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Justice Reform Task Force Recommendations for the New Administration

Justice reform in the United States is desperately needed. Indeed, we are at a critical juncture. Calls for change, including from the Black Lives Matter movement, range from “defunding the police” to “decarceration” to implementing a restorative justice system. There are approximately 3 million people incarcerated in the United States, over half of whom identify as Black and/or Hispanic (NAACP | Criminal Justice Fact Sheet). Inequities such as these exist throughout all aspects of the justice system, including law enforcement, courts, and corrections, and they must be addressed through transformative policy.

The Global Alliance formed a task force on mass incarceration in 2015 to address such challenges, and the task force has been particularly focused on the impact of mass incarceration on children and communities. Recently, the Global Alliance renamed the task force to Justice Reform Task Force to better capture the direction in which it was moving. The task force is comprised of a diverse group of individuals who work in a wide range of settings and share a passion for addressing the problems and limitations of the justice system.

The Justice Reform Task Force has provided the following recommendations to begin centering equity in the critically needed rebuilding of the correctional system.

Recommendations for Primary Prevention

  • Address systemic and structural racism (stigma, implicit biases) by establishing a Cabinet-level position dedicated to transforming American policing and the criminal justice system through comprehensive strategies focused on systemic transformations and community engagement.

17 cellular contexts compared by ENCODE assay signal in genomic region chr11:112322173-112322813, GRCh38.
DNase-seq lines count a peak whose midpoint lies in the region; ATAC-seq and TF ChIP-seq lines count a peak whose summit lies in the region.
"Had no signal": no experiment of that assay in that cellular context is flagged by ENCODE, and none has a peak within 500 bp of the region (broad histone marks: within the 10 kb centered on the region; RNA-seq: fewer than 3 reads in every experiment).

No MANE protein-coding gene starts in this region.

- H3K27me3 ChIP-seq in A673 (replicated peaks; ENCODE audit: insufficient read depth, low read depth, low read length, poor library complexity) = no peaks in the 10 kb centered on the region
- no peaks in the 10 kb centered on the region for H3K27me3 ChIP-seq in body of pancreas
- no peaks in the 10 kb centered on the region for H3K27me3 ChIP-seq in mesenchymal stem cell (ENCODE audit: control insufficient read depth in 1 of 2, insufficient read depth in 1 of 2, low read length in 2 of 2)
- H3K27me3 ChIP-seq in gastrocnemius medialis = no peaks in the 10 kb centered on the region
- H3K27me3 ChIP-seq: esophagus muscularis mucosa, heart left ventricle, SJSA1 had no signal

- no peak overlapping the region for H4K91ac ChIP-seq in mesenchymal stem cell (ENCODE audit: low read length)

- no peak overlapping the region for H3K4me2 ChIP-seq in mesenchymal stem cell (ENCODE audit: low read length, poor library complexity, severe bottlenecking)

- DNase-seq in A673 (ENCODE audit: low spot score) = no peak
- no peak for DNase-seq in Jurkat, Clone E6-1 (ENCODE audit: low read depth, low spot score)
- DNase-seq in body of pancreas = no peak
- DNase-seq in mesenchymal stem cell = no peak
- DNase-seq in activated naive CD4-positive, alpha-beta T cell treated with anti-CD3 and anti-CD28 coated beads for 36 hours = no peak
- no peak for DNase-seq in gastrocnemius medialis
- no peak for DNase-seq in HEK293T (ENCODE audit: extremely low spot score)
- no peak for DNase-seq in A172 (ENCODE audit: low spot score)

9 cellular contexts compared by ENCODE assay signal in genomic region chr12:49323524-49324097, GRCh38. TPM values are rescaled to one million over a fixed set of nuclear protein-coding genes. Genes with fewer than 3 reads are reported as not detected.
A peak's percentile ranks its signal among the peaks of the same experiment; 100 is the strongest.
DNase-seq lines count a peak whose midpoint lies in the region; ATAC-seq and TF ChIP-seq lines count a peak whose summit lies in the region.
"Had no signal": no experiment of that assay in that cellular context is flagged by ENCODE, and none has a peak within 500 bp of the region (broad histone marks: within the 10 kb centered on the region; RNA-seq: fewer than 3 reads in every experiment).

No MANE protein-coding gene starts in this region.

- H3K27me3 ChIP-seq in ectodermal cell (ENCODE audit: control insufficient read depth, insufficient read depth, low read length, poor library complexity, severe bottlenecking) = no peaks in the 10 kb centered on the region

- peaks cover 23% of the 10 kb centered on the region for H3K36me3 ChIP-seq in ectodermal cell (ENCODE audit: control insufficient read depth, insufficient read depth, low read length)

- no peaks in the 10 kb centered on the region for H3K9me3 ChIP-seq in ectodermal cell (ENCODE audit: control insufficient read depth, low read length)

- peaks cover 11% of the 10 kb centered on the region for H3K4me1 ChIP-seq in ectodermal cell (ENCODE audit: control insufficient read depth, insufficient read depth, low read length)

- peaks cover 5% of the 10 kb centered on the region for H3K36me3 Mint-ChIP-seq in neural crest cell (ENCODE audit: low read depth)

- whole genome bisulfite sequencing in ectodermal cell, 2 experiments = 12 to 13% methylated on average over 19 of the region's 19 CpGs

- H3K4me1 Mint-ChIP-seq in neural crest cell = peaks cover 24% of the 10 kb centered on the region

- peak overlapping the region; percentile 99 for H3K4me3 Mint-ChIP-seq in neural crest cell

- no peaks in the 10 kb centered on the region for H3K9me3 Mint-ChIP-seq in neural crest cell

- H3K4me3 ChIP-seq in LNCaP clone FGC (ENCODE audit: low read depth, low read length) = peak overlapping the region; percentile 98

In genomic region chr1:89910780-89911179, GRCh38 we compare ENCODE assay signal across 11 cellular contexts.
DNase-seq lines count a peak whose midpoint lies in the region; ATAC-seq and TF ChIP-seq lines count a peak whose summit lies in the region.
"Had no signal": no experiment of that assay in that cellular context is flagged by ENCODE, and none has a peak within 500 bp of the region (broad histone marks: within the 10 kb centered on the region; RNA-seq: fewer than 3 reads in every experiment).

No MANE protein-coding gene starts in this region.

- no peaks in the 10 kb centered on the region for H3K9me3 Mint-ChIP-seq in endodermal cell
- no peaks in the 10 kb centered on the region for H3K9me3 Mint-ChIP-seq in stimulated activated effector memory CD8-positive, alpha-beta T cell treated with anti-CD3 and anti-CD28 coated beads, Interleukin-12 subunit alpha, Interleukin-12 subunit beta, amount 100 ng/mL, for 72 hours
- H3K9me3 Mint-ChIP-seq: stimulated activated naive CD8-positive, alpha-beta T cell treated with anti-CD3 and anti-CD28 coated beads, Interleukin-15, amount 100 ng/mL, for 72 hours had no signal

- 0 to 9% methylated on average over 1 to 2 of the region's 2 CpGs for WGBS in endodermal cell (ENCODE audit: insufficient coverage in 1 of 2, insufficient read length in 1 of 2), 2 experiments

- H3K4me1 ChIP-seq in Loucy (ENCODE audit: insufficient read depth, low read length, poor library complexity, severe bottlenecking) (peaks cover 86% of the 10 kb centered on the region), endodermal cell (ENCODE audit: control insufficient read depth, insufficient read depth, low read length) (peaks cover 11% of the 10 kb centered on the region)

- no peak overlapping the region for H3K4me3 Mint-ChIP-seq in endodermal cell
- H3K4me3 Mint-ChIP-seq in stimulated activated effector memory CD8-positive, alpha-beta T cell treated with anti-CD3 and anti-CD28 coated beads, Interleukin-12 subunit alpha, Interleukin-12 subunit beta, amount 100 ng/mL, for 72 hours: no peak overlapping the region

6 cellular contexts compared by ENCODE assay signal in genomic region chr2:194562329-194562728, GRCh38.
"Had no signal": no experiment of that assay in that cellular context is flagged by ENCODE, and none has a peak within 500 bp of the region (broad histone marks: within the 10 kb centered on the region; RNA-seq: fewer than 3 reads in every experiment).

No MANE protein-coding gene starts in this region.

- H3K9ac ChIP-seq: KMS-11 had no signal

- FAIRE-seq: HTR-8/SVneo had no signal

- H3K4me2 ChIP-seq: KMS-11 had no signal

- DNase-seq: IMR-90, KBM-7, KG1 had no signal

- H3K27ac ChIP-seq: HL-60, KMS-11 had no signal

• Limit the use of detention (e.g., decreasing admissions, increasing the number of people released from jails and prisons) when possible.
  • Invest in communities and education:
    • Integrate community mental health services as an alternative to incarceration throughout the justice processes.
    • Increase employment and housing opportunities. 
    • Increase the federal minimum wage to a livable wage.
    • Address the school-to-prison pipeline by increasing restorative justice practices in schools, decreasing punishment, and establishing support for caregivers and families.
  • Require federal funding recipients to standardize monitoring and reporting, tracking data on investment in children to outcomes across systems.
  • Standardize, collect, and share data needed to support and enact primary prevention efforts:
    • Incentivize institutional cooperation to provide data.
    • Standardize definitions of recidivism.

Recommendations for Human Rights within the System

  • Require federal prisons to refocus on efforts that contribute to rehabilitation rather than punishment. This includes relationship development (e.g., with families) and investing in grassroot partnerships with external organizations to support individuals’ unmet needs.
    • Facilities should make concerted efforts to preserve connections with families and informal supports. For example, video visitation and phone calls should be available to all without a cost.
  • Reduce use of isolation techniques by lessening the number and types of violations that result in isolation, employing alternative strategies, and better regulating and monitoring the use of isolation.

Recommendations for Re-entry

  • Ensure release strategies are supported by resources to meet basic needs (i.e., access to housing, food, hygiene, healthcare, and employment), community supports (e.g., virtual services and access to technology), and reduced barriers to public benefits (e.g., a criminal record should not exclude individuals from accessing housing and employment).
  • Before and after re-entry:
    • Pay or otherwise incentivize participants for participation in re-entry programs.
    • Offer alumni services.

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